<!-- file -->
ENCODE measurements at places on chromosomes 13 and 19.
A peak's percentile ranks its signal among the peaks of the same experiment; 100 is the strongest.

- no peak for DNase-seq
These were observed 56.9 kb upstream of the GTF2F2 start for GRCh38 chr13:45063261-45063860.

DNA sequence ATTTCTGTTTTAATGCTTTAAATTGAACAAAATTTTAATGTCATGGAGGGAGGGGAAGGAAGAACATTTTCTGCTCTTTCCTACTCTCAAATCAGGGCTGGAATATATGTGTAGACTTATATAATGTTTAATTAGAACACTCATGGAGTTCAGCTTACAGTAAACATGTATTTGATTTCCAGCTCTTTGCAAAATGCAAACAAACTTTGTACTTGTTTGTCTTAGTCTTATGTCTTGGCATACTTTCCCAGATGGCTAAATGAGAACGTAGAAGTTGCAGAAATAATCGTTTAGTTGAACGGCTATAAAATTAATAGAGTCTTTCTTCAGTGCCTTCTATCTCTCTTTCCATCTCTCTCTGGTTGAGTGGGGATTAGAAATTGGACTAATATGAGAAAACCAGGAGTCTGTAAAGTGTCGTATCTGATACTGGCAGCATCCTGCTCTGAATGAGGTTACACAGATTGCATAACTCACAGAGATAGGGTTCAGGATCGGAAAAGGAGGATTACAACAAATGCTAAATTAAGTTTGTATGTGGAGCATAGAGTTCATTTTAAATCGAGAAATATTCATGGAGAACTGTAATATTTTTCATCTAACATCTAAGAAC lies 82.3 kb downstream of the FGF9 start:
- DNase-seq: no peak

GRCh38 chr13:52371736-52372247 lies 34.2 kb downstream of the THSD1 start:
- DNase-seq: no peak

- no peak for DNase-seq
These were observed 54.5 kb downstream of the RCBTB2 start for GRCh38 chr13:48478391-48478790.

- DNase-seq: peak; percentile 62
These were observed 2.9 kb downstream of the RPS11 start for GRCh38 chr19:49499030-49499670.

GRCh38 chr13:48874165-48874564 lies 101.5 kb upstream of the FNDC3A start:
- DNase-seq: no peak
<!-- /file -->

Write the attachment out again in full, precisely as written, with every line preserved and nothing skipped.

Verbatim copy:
ENCODE measurements at places on chromosomes 13 and 19.
A peak's percentile ranks its signal among the peaks of the same experiment; 100 is the strongest.

- no peak for DNase-seq
These were observed 56.9 kb upstream of the GTF2F2 start for GRCh38 chr13:45063261-45063860.

DNA sequence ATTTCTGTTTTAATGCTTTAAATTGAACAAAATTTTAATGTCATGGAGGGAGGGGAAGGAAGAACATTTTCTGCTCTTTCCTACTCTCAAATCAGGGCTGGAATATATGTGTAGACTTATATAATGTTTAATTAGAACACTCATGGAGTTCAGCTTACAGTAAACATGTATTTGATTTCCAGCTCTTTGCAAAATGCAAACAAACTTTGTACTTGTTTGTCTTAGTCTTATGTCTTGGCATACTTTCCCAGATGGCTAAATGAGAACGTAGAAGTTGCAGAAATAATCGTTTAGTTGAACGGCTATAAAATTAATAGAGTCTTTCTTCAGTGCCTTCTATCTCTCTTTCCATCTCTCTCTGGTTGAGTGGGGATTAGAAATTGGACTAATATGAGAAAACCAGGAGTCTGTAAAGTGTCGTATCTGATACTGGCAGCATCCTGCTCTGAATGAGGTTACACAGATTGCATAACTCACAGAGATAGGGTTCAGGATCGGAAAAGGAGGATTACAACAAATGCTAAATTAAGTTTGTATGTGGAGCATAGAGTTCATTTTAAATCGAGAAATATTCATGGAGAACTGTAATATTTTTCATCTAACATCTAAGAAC lies 82.3 kb downstream of the FGF9 start:
- DNase-seq: no peak

GRCh38 chr13:52371736-52372247 lies 34.2 kb downstream of the THSD1 start:
- DNase-seq: no peak

- no peak for DNase-seq
These were observed 54.5 kb downstream of the RCBTB2 start for GRCh38 chr13:48478391-48478790.

- DNase-seq: peak; percentile 62
These were observed 2.9 kb downstream of the RPS11 start for GRCh38 chr19:49499030-49499670.

GRCh38 chr13:48874165-48874564 lies 101.5 kb upstream of the FNDC3A start:
- DNase-seq: no peak